|I get the feeling that comedians are secretly saddened by Donald Trump's election loss. Trump's tweets have provided tons of ready made joke material. I guess joke writers are the big losers here. No need for them.
Comedy has lost a valuable resource with Donald Trump's eventual exit from the public political sphere. The lame duck president will soon become a lame dud loser now unable to rant on Twitter and Facebook. Now what is Stephen Colbert going to talk about?
|Kwanzaa is a cultural celebration of beliefs held dear by those of us in African and Afro diaspora communities throughout the world. It is a yearend-year beginning ritual that rings out the old year beginning on December 26th and rings in the new year on January 1st.
Each of the seven days highlights a different principle valued by traditional African and Afro-centric communities. (see list) Today, December 29th is day 4, Ujamaa. This day is dedicated to cooperative economics. Economy based upon cooperation more so than competition is the priority expressed here.
Day 1, Umojo (unity)
Day 2, Kujichagulia (self-determination)
Day 3, Ujima (Collective work and responsibility)
Day 4, Ujamaa (cooperative economics) -Today
Day 5, Nia (purpose)
Day 6, Kuumba (creativity)
Day 7, Imani (faith)
We here in the United States have historically practiced this principle. Rent parties provide a perfect example of such. Our forefathers and those among us old enough to remember (which I’m not) devised a way to raise the rent money by throwing a party. They would put together a potluck, find some musicians, throw a party, get donations and pay the rent.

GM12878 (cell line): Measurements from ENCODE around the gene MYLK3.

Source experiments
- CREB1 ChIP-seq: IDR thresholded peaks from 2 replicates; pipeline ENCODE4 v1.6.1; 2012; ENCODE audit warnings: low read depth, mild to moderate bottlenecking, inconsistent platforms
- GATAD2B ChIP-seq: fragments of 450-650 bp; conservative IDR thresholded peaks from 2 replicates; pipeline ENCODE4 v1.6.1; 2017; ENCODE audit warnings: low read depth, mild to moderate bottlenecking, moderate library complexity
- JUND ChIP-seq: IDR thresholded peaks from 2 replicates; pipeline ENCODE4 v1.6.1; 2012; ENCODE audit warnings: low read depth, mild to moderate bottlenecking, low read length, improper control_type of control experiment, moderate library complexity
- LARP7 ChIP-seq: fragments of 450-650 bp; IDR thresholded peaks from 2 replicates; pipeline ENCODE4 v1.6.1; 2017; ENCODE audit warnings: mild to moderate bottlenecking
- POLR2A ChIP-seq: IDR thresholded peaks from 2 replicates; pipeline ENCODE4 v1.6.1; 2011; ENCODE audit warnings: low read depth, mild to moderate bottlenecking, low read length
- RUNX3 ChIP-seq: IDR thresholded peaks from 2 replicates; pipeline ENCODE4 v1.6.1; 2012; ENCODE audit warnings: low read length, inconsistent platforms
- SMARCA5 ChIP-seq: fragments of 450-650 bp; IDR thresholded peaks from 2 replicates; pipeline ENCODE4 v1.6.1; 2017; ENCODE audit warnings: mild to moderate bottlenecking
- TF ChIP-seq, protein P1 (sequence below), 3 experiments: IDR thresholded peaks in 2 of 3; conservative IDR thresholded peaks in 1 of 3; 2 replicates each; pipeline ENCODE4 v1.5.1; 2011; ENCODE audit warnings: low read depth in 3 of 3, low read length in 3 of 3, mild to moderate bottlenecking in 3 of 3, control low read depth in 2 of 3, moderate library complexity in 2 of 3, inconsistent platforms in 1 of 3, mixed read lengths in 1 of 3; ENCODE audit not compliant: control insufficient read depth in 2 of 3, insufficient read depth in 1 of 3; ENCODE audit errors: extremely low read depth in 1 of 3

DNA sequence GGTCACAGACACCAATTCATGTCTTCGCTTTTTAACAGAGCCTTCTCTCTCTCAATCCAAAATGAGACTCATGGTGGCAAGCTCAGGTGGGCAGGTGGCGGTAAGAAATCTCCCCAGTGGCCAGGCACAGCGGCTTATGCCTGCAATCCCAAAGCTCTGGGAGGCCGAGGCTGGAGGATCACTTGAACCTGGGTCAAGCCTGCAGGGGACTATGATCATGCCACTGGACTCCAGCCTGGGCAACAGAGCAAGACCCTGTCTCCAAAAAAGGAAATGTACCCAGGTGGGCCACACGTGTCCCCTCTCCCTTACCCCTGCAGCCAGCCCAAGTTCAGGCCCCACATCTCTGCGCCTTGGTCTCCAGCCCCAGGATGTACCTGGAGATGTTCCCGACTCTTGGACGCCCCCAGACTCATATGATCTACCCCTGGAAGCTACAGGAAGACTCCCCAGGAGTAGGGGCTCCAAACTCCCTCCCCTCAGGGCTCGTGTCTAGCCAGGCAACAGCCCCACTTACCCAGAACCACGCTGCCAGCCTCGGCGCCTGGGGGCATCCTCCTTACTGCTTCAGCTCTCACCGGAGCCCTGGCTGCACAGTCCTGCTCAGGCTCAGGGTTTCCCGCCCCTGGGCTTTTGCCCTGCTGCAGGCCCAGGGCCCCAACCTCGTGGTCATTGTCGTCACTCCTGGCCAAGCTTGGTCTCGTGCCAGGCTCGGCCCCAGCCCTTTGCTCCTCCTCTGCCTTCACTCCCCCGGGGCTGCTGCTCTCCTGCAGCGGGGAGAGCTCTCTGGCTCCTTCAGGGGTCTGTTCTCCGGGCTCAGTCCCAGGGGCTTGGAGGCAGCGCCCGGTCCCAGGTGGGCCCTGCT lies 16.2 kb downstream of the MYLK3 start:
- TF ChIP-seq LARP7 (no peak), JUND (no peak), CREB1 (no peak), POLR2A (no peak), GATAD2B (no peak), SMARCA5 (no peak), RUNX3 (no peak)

Harlem of the 1920’s is generally credited as being the birthplace of such events. Rent parties provided a beginning and a boon to popular black music of that day. Noted jazz and blues musicians performed at these functions. The Harlem renaissance it seems benefited from this social gathering born out of desperation.
This began in Harlem, but it was carried out across the industrialized North and Midwest during early 20th century years. Chicago, Cleveland and Pittsburgh played host to these occasions as well. Regardless of location, the more enterprising party host used this device to supplement their incomes on occasions besides their rent being due.
The parties captured the spirit of other principles espoused by Kwanzaa. The ideal is certainly creative (kuumba) and requires a unified mindset.( umojo) The functions displayed the ultimate in pulling ourselves up by our bootstraps ( kujichagulia) mixed with a sprinkling of community spirit (ujima) which took faith (Imani) to attempt in the first place.
Rent parties enabled black people of the day to survive and thrive. Rent partyers weren’t trying to connect to their African ancestry. They were just doing what they had to do in a world fraught with high rents and low wages. Yet, their efforts continued the tradition of ujamaa first conceived in the mother land.